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US Health Official: Widespread Ebola Outbreak Unlikely

US Health Official: Widespread Ebola Outbreak Unlikely
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America’s top disease prevention official says he remains confident the United States will not experience a significant outbreak of Ebola, but that containment in Africa is critical to reducing risks elsewhere in the world.

At present, a Liberian man in Dallas, Texas, is the only confirmed active Ebola case known in the United States. But swift responses to recent false alarms show a national medical community on high alert, including the mobilization of a disease control unit to meet an incoming international flight on which an African man had become ill - as it turns out, with something other than Ebola.

The Director of the U.S. Centers for Disease Control and Prevention, Tom Frieden, says there is no cause for panic.

“Here in the U.S., I remain quite confident we will not have a widespread outbreak. We will stop it in its tracks. We have got infection control [units] in hospitals and public health that tracks and isolates people if they get symptoms,” said Frieden, speaking on ABC’s This Week program.

He emphasized that, ultimately, Ebola must be controlled at its source.

“I am quite concerned, the longer this goes on in these three West African countries, the greater the possibility that other countries in Africa are going to have to fight this on their territory, as well. We have to recognize that, try as we might, until the outbreak is controlled in Africa, we cannot get the risk here to zero,” said Frieden.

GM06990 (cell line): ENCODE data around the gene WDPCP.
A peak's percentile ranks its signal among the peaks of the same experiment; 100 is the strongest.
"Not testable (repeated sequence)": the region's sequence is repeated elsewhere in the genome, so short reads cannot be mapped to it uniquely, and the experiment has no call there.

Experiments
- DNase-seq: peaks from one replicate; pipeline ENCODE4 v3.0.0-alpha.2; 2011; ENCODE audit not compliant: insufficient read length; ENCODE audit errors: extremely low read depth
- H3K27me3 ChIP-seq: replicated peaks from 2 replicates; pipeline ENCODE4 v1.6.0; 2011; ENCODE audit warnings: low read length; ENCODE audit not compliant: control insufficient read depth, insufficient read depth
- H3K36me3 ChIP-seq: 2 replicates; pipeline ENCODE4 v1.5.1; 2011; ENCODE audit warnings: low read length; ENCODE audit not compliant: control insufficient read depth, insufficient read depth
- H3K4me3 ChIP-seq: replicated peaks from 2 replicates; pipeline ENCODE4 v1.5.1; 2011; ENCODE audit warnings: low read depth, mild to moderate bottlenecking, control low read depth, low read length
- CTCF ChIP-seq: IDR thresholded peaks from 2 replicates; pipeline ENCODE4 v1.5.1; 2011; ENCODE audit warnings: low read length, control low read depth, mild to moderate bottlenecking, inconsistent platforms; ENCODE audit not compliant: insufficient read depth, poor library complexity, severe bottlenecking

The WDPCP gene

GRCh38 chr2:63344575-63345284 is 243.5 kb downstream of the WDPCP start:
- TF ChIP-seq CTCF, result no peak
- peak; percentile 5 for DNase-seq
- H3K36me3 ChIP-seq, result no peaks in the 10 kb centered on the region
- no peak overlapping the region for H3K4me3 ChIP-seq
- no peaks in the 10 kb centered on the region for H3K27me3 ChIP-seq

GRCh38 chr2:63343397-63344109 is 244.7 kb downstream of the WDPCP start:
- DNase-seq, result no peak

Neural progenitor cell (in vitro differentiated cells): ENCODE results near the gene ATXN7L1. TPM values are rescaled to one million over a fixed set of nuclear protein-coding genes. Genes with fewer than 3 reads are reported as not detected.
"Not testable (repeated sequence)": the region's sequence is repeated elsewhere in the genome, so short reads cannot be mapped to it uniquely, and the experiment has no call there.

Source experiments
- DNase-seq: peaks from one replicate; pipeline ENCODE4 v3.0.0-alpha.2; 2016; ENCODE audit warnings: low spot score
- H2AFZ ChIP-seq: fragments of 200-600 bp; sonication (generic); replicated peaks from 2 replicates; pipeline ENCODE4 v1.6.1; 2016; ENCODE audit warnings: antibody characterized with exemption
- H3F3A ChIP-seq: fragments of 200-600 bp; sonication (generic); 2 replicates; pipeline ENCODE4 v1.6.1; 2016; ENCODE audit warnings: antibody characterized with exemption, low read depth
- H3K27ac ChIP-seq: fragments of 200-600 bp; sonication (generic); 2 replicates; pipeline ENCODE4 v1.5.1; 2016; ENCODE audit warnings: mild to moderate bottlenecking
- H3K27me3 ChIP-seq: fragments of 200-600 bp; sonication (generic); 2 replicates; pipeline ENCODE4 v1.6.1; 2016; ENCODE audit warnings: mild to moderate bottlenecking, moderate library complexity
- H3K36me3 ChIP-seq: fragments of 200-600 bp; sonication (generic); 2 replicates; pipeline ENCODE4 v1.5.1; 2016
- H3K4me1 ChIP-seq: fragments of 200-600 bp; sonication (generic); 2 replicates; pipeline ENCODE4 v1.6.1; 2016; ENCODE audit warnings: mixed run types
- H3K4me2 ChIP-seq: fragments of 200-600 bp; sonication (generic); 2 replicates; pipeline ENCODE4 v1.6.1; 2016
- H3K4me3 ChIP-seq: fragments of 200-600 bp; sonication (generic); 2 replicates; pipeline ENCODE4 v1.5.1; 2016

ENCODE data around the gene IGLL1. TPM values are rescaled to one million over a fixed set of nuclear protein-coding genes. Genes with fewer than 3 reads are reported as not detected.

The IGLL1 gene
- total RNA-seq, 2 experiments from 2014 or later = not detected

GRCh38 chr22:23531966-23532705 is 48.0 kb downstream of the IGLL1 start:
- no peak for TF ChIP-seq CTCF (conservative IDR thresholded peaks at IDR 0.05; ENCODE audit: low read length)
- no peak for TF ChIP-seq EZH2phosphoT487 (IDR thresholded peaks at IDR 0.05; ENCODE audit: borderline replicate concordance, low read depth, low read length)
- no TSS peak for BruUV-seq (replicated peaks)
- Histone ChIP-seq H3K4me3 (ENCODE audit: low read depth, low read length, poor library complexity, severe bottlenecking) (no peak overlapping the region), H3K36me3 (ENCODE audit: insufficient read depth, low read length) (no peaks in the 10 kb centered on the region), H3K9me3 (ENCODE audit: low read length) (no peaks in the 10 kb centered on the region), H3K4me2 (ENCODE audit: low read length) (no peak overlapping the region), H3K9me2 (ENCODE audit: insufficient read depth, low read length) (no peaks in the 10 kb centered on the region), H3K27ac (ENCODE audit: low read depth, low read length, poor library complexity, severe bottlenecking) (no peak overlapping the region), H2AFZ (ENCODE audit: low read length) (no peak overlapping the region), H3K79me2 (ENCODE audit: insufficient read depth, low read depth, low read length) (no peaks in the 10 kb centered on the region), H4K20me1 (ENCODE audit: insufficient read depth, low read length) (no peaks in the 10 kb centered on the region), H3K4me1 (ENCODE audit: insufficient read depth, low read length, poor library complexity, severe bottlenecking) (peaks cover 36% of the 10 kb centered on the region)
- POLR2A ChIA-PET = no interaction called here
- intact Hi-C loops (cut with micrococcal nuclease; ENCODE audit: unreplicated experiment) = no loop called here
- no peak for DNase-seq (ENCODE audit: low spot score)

The United States has dispatched military and civilian personnel to West Africa to help combat the virus, which has claimed more than 3,000 lives in recent months. Meanwhile, some African immigrants in the United States say they fear being shunned if the public’s apprehensions about Ebola escalate to widespread panic.

“Just being a black person or just being a citizen from Africa does not mean you have Ebola,” said Steve Oriabure, a Nigerian immigrant in Dallas.

Ebola is transmitted by direct contact with the blood or bodily fluids of an infected person or corpse. Symptoms appear two to 21 days after infection.